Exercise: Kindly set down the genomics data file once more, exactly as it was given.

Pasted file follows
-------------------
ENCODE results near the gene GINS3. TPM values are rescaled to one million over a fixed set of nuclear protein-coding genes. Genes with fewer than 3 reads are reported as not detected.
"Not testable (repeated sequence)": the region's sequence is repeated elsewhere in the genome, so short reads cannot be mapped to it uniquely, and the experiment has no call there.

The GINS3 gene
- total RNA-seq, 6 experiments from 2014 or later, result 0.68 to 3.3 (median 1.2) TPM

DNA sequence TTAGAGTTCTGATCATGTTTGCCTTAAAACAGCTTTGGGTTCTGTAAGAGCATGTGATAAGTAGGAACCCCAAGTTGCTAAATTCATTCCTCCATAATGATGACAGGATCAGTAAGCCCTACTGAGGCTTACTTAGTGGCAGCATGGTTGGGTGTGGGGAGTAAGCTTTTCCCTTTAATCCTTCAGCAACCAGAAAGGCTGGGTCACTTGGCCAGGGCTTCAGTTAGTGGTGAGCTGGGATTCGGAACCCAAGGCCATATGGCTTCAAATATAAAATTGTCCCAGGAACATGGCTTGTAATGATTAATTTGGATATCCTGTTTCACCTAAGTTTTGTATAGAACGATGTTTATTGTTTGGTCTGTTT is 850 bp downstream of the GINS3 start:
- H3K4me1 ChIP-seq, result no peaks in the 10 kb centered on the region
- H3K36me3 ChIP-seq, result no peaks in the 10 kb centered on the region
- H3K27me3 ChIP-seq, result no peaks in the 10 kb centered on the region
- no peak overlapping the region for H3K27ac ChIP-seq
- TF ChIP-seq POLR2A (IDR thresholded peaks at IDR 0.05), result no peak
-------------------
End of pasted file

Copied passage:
ENCODE results near the gene GINS3. TPM values are rescaled to one million over a fixed set of nuclear protein-coding genes. Genes with fewer than 3 reads are reported as not detected.
"Not testable (repeated sequence)": the region's sequence is repeated elsewhere in the genome, so short reads cannot be mapped to it uniquely, and the experiment has no call there.

The GINS3 gene
- total RNA-seq, 6 experiments from 2014 or later, result 0.68 to 3.3 (median 1.2) TPM

DNA sequence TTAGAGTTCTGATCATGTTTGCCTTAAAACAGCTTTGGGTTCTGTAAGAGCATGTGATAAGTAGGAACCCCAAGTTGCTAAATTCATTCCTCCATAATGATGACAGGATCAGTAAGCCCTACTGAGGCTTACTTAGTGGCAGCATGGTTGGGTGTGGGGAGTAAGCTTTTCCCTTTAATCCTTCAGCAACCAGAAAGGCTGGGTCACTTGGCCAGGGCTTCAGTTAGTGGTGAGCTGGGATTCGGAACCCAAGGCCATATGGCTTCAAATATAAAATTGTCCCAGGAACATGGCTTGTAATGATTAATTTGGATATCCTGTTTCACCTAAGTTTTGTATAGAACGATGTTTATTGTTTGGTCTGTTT is 850 bp downstream of the GINS3 start:
- H3K4me1 ChIP-seq, result no peaks in the 10 kb centered on the region
- H3K36me3 ChIP-seq, result no peaks in the 10 kb centered on the region
- H3K27me3 ChIP-seq, result no peaks in the 10 kb centered on the region
- no peak overlapping the region for H3K27ac ChIP-seq
- TF ChIP-seq POLR2A (IDR thresholded peaks at IDR 0.05), result no peak